Wesley Walker, 14, of Longton, Stoke-on-Trent was set the homework as part of his creative writing lessons.
His letter made references to his own funeral, and how he would be with his deceased nan and grandad. He gave the note to his mum as he went up to bed. His mother, Vicki, then read it, and was terrified her son was going to take his own life.
"I felt I was going to find him hanging from his bed, I found it sick," she said.
Wesley's school, the Discovery Academy has apologised for causing any "distress".
Headteacher Rob Ridout said: "It was never the intention of the exercise to cause distress, in fact it was the total opposite of that. We apologise for what happened."
"It's unfortunate that the context of this exercise wasn't explained to Wesley's parents."
Wesley interpreted his homework to be a letter written as though he had a terminal illness and only a few hours left to live.
He wrote: "I want you to remember the fun times and the happy times, at my funeral make everyone were [sic] bright colours to remember my personality.
"I know I have been a pain at the best of times but I'm with Nan and Grandad now so I love you and goodbye."
The youngster ended his assignment by writing: "Please be strong for me" and signed off with six kisses and a heart.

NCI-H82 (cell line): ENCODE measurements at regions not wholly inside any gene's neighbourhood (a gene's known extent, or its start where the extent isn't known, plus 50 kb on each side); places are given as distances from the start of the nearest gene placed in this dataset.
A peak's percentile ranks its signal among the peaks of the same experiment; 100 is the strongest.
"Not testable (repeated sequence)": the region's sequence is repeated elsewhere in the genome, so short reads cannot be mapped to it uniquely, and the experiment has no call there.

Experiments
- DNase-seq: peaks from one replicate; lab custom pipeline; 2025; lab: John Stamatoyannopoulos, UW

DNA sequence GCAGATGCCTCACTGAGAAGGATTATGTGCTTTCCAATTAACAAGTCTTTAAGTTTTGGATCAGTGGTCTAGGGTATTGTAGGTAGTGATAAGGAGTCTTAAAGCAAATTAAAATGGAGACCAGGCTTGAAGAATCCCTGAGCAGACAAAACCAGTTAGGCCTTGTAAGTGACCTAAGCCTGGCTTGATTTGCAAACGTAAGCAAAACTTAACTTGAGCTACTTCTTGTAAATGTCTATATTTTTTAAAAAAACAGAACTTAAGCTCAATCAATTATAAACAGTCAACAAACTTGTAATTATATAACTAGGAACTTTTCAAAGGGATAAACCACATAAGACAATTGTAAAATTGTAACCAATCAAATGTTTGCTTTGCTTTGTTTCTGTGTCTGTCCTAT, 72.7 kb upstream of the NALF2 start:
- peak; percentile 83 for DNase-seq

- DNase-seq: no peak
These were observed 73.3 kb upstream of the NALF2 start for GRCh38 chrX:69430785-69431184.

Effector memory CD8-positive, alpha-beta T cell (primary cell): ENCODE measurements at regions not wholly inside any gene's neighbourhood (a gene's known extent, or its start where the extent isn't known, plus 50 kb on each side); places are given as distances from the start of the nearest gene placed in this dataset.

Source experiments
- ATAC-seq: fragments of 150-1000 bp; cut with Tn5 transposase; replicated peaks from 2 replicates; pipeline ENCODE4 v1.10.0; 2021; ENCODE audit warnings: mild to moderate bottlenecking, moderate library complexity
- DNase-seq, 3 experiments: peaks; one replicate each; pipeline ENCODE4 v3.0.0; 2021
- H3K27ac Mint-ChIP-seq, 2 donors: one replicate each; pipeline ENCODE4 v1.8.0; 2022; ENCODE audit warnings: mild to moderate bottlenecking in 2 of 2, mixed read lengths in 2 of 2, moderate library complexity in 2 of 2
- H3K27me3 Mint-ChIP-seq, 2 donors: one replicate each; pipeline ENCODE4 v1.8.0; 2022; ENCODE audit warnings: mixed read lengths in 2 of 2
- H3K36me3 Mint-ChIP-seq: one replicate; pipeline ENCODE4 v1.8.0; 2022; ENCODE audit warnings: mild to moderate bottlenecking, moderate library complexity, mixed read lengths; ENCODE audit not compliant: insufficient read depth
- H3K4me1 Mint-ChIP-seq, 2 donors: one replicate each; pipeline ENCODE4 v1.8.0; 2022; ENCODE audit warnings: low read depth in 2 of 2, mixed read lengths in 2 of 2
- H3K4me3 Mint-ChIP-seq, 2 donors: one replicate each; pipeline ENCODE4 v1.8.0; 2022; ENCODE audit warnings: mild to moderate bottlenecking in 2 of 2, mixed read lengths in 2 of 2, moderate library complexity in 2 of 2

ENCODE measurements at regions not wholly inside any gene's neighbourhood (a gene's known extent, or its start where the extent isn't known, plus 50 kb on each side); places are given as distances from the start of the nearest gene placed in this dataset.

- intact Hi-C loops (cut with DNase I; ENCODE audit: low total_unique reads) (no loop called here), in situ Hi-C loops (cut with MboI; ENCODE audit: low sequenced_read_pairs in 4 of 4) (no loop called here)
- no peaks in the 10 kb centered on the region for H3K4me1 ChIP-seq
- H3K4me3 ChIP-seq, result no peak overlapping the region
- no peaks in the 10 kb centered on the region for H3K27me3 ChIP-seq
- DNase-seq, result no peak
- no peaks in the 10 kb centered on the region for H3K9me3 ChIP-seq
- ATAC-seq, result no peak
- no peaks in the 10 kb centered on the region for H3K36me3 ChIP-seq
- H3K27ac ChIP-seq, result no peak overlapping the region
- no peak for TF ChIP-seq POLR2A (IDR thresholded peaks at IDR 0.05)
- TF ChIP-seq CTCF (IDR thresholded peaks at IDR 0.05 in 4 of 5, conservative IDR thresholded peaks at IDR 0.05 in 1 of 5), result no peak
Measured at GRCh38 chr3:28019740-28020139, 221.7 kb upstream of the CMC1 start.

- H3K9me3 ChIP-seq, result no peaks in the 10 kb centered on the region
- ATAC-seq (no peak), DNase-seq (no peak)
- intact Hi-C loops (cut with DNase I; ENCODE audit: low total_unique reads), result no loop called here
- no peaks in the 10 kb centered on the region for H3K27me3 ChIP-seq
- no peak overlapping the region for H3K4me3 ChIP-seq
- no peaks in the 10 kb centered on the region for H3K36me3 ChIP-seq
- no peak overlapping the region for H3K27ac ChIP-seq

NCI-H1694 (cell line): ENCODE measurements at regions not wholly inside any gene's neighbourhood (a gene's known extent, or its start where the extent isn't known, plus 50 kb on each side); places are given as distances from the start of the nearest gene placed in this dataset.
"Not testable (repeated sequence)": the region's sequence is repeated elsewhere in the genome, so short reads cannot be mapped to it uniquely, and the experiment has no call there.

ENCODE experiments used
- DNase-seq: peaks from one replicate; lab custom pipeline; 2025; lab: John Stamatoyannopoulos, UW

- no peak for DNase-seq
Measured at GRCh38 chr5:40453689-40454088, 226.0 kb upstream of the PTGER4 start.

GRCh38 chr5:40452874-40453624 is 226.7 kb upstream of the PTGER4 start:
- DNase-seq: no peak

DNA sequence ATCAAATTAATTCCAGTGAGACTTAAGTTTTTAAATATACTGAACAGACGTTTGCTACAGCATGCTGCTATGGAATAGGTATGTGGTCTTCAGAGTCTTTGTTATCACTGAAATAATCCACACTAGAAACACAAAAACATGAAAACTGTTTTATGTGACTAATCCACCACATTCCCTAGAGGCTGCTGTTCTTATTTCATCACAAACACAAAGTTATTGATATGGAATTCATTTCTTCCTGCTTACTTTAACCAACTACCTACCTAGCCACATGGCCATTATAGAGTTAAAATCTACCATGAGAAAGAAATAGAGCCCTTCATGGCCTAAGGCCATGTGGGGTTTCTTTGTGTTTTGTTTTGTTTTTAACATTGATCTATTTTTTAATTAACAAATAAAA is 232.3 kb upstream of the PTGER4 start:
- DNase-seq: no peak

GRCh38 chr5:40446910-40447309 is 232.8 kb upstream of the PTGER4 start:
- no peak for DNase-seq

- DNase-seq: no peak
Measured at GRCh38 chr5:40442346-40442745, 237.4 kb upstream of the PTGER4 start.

He said it felt 'normal' to write 'because it was a lesson where we do creative writing.'
His shocked mum said she was convinced he was about to take his own life and that 'maybe he felt he couldn't take any more.'
"I spoke to him and he said it was something they were asked to do at school, I felt it to be really sick.
"I just don't think schools should be asking children to write things like this especially when it can be seen as a suicide note, I don't agree with it."
Mr Ridout explained that the exercise was part of an 'expressive art' lesson.
He confirmed Wesley showed the letter to a teacher and that he was told to take the letter home, adding: "The exercise was to enable young people to express emotions and share things with loved ones that they never normally say.
"They were asked to imagine what they would say if they had a short time left and many pupils and their families found it an encouraging and positive experience.
"It's unfortunate that the context of this exercise wasn't explained to Wesley's parents, and we'll look at the way exercises like this are communicated to our students in the future."
That poor mum! How upset must she have been? Do you think schools should be setting this sort of thing for homework?
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